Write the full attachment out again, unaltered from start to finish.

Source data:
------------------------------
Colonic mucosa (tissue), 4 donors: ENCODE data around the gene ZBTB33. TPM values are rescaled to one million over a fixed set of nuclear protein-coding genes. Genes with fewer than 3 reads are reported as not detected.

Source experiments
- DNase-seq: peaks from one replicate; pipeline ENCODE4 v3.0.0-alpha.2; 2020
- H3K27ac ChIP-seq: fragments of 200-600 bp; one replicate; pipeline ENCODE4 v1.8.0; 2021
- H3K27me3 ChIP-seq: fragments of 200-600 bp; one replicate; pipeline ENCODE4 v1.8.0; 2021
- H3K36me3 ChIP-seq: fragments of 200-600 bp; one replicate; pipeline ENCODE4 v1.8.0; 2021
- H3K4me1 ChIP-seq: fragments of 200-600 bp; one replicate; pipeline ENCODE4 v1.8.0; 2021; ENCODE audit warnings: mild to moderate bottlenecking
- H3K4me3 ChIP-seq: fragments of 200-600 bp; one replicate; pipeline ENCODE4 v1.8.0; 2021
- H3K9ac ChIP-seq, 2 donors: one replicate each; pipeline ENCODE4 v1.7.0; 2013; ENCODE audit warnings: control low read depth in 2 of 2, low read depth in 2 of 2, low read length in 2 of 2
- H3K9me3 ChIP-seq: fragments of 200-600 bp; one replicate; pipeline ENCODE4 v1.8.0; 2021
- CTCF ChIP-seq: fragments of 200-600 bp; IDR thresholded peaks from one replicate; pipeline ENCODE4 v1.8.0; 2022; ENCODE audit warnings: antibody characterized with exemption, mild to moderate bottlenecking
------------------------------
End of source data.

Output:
Colonic mucosa (tissue), 4 donors: ENCODE data around the gene ZBTB33. TPM values are rescaled to one million over a fixed set of nuclear protein-coding genes. Genes with fewer than 3 reads are reported as not detected.

Source experiments
- DNase-seq: peaks from one replicate; pipeline ENCODE4 v3.0.0-alpha.2; 2020
- H3K27ac ChIP-seq: fragments of 200-600 bp; one replicate; pipeline ENCODE4 v1.8.0; 2021
- H3K27me3 ChIP-seq: fragments of 200-600 bp; one replicate; pipeline ENCODE4 v1.8.0; 2021
- H3K36me3 ChIP-seq: fragments of 200-600 bp; one replicate; pipeline ENCODE4 v1.8.0; 2021
- H3K4me1 ChIP-seq: fragments of 200-600 bp; one replicate; pipeline ENCODE4 v1.8.0; 2021; ENCODE audit warnings: mild to moderate bottlenecking
- H3K4me3 ChIP-seq: fragments of 200-600 bp; one replicate; pipeline ENCODE4 v1.8.0; 2021
- H3K9ac ChIP-seq, 2 donors: one replicate each; pipeline ENCODE4 v1.7.0; 2013; ENCODE audit warnings: control low read depth in 2 of 2, low read depth in 2 of 2, low read length in 2 of 2
- H3K9me3 ChIP-seq: fragments of 200-600 bp; one replicate; pipeline ENCODE4 v1.8.0; 2021
- CTCF ChIP-seq: fragments of 200-600 bp; IDR thresholded peaks from one replicate; pipeline ENCODE4 v1.8.0; 2022; ENCODE audit warnings: antibody characterized with exemption, mild to moderate bottlenecking